at the pavilion – almost dusk

May 5, 2010

the last light of the evening bounces of the stone . . .

. . . the eye naturally looks skyward to the grandeur of the minarets and onion domes but, in fact, the building and the gardens are domestic in scale – with great charm – a piece of Eastern architecture sitting quite naturally within a piece of  English Landscape design (first restoration 1823)  . . .

 . . round by ‘the front’,  is it? the rather subtle and good lighting comes on and I am conscious of . .

 . . the large open piece of ground which looks sort of purposeful but also feels a bit unsure – the surface is a tad bumpy but maybe that’s part of the ethos of recreating the grounds in period and managing these under good organic principles. Originally these were Regency pleasure gardens for promenading. The forms and shapes would have been curving and flowing with paths gently waving through beds full of ‘natural’ planting. The gardens are empty at 8pm and quite ghostly . . .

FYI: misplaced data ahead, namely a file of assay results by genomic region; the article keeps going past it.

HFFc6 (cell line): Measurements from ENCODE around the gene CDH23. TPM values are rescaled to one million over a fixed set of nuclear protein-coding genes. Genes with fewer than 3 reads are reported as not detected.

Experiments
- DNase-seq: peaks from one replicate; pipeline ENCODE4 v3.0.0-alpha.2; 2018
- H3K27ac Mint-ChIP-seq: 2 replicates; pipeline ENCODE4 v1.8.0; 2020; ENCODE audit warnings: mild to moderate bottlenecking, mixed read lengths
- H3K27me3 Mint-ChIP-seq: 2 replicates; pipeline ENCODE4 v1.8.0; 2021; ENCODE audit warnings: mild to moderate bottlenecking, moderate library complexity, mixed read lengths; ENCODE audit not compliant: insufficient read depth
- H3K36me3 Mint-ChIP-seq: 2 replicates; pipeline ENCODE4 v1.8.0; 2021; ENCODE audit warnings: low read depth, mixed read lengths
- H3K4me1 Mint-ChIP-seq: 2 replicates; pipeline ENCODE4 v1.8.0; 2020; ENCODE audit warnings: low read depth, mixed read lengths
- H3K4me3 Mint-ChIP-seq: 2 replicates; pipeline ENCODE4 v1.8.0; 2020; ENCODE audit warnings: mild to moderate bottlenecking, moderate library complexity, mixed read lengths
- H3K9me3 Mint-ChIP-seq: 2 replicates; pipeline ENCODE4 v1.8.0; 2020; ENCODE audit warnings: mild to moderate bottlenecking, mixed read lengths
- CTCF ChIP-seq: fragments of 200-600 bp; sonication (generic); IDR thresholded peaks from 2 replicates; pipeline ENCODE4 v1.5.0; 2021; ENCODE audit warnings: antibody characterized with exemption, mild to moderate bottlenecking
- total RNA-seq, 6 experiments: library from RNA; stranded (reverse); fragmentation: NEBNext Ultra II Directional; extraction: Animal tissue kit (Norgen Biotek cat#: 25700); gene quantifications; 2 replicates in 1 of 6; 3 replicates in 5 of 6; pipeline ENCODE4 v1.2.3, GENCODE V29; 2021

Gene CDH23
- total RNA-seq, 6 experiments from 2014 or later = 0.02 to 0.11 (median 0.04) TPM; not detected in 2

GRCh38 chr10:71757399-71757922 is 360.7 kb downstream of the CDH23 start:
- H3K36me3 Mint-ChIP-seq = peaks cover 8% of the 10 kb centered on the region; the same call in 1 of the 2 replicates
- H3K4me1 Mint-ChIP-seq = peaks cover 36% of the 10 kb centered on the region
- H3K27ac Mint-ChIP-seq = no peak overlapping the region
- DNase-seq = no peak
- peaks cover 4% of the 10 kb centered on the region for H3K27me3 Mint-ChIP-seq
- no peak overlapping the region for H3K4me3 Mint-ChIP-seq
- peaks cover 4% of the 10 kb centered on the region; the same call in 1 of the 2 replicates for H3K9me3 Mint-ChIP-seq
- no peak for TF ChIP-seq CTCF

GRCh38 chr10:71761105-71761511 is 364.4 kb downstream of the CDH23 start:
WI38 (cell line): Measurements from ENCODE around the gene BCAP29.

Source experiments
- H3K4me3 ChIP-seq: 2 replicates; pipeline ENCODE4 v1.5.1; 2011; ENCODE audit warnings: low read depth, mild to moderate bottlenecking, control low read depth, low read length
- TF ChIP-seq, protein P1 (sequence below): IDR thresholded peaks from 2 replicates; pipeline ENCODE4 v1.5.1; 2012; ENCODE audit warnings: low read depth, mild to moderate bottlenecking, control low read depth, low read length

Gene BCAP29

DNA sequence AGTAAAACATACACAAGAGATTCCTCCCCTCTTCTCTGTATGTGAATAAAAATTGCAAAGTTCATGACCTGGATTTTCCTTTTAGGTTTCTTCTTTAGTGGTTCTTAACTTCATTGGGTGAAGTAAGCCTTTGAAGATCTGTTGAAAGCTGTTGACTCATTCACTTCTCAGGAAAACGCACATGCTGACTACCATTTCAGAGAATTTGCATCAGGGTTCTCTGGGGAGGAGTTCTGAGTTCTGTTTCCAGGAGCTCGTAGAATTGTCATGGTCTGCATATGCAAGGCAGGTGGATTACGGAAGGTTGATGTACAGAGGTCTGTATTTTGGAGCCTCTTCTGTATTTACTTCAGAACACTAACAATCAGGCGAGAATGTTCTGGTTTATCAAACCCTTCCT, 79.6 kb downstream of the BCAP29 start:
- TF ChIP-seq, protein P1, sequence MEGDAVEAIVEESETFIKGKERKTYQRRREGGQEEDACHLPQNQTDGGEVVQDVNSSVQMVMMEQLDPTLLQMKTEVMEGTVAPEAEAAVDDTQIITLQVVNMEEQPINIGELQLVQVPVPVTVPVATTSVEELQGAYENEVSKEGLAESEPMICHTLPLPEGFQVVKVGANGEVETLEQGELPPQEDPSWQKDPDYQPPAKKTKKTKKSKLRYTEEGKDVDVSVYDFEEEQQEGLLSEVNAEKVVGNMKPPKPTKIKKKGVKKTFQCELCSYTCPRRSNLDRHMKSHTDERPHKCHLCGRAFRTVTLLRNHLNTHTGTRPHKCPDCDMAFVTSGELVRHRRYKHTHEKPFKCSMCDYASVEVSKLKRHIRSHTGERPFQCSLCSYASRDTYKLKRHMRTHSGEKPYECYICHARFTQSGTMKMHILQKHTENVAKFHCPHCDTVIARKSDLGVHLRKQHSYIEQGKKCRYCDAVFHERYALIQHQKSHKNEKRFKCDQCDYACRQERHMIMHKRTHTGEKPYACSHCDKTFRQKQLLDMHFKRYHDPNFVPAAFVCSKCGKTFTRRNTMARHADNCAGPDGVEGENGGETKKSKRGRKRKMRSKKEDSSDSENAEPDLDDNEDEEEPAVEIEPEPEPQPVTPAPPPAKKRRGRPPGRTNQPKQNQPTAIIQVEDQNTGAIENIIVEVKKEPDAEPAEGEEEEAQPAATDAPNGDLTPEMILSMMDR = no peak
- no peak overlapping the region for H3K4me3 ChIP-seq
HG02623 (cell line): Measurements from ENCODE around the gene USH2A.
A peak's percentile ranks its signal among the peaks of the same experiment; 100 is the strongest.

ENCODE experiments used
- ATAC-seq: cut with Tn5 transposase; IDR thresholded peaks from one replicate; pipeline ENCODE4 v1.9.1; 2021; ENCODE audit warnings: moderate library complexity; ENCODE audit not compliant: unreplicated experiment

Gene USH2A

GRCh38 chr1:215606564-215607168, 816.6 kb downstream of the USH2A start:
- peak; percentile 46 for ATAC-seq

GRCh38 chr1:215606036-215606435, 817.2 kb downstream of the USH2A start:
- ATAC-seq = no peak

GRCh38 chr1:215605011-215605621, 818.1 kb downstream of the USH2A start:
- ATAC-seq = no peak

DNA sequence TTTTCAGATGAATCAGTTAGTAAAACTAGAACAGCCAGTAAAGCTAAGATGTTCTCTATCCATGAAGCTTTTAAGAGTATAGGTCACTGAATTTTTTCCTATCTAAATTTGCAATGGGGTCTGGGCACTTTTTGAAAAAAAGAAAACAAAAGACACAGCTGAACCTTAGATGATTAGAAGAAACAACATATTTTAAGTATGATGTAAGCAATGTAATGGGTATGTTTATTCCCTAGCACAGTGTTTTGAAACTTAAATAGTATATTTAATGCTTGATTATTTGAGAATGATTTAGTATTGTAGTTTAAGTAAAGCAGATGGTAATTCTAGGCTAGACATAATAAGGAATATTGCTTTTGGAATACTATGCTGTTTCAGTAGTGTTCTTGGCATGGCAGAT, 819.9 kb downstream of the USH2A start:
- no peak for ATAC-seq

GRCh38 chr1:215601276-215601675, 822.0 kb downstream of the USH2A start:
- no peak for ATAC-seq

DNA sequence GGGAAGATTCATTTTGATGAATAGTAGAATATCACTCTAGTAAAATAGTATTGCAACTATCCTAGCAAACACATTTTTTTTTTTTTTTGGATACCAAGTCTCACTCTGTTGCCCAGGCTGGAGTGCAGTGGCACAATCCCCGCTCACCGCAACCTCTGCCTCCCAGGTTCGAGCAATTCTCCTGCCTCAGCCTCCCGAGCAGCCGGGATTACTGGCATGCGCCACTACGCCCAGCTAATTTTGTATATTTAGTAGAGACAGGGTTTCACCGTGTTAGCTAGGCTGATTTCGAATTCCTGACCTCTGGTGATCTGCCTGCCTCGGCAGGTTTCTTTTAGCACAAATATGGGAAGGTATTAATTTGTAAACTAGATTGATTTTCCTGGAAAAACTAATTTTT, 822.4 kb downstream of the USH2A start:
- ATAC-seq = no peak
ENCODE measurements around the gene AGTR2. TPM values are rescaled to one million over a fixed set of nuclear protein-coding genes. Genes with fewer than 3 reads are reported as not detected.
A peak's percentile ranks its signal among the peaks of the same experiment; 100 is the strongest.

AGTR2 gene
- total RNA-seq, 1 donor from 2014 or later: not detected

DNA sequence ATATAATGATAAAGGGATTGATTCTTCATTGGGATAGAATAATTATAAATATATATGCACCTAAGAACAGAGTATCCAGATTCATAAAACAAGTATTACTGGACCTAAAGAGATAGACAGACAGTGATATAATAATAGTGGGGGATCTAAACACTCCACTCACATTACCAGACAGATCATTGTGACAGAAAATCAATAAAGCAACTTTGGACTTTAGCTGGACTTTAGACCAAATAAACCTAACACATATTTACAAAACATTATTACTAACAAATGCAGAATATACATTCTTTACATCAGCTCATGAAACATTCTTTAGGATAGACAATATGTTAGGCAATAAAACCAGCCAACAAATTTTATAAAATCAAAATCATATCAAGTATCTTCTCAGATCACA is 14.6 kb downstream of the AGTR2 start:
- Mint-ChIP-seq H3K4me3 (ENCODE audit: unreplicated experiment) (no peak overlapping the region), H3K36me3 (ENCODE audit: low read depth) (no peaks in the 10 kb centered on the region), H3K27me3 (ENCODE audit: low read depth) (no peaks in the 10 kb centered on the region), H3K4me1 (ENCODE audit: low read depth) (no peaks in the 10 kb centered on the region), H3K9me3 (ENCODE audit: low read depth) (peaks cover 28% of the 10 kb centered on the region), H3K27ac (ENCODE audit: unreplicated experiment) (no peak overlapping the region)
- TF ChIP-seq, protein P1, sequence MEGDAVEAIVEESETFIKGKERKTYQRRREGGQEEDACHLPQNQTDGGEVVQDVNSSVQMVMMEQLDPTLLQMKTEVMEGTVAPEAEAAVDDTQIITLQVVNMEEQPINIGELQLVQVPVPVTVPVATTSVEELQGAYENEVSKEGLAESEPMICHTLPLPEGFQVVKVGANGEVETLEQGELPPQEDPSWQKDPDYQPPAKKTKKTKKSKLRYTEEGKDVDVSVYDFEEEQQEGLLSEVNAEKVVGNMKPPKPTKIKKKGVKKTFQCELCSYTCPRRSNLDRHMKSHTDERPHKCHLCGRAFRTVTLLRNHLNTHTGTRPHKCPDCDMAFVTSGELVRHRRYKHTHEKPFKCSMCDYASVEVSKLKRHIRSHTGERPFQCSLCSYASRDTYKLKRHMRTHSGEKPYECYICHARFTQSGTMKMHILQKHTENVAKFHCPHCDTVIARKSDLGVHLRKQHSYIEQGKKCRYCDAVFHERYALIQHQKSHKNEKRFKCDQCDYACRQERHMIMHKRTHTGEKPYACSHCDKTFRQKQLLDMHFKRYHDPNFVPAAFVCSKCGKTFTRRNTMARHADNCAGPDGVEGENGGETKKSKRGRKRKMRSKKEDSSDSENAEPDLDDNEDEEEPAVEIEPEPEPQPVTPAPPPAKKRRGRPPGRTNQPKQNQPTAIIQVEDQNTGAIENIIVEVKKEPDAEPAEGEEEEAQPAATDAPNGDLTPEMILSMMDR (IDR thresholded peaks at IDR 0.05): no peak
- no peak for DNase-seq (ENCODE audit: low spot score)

. . the entrance through which all the carriages arrived . . .

. . and a phormium which arrived in England before 1830 and, although it looks totally out of sorts within the other planting, it has a right to be here!

Looking more closely at the decoration on the building, foliage and branches in the foreground seem to merge into the background to create a totally filigree composition.

The evening light is dropping fast – quite ethereal – magical images in my brain and off to the Dome to listen to some ‘oud’ and ‘the silence between the notes’. Claude Debussy.

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